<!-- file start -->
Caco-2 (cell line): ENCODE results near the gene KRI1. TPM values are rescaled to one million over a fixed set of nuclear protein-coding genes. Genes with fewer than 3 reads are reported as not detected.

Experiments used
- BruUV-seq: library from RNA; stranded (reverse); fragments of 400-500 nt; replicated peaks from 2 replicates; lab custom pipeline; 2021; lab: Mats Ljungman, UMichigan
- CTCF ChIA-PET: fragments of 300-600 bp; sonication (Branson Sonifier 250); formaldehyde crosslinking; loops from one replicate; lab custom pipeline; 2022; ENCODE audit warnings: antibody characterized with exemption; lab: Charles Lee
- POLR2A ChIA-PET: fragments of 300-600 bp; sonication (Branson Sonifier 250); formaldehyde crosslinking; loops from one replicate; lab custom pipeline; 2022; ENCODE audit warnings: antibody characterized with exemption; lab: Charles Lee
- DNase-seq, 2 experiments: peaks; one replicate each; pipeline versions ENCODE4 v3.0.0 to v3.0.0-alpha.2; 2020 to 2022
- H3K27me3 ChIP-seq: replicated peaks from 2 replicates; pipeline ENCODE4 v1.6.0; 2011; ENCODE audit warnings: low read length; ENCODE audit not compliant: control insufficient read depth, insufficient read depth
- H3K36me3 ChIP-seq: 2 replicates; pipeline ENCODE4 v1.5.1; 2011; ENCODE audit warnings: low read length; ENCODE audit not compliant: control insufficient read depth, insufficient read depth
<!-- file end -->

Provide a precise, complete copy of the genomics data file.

Caco-2 (cell line): ENCODE results near the gene KRI1. TPM values are rescaled to one million over a fixed set of nuclear protein-coding genes. Genes with fewer than 3 reads are reported as not detected.

Experiments used
- BruUV-seq: library from RNA; stranded (reverse); fragments of 400-500 nt; replicated peaks from 2 replicates; lab custom pipeline; 2021; lab: Mats Ljungman, UMichigan
- CTCF ChIA-PET: fragments of 300-600 bp; sonication (Branson Sonifier 250); formaldehyde crosslinking; loops from one replicate; lab custom pipeline; 2022; ENCODE audit warnings: antibody characterized with exemption; lab: Charles Lee
- POLR2A ChIA-PET: fragments of 300-600 bp; sonication (Branson Sonifier 250); formaldehyde crosslinking; loops from one replicate; lab custom pipeline; 2022; ENCODE audit warnings: antibody characterized with exemption; lab: Charles Lee
- DNase-seq, 2 experiments: peaks; one replicate each; pipeline versions ENCODE4 v3.0.0 to v3.0.0-alpha.2; 2020 to 2022
- H3K27me3 ChIP-seq: replicated peaks from 2 replicates; pipeline ENCODE4 v1.6.0; 2011; ENCODE audit warnings: low read length; ENCODE audit not compliant: control insufficient read depth, insufficient read depth
- H3K36me3 ChIP-seq: 2 replicates; pipeline ENCODE4 v1.5.1; 2011; ENCODE audit warnings: low read length; ENCODE audit not compliant: control insufficient read depth, insufficient read depth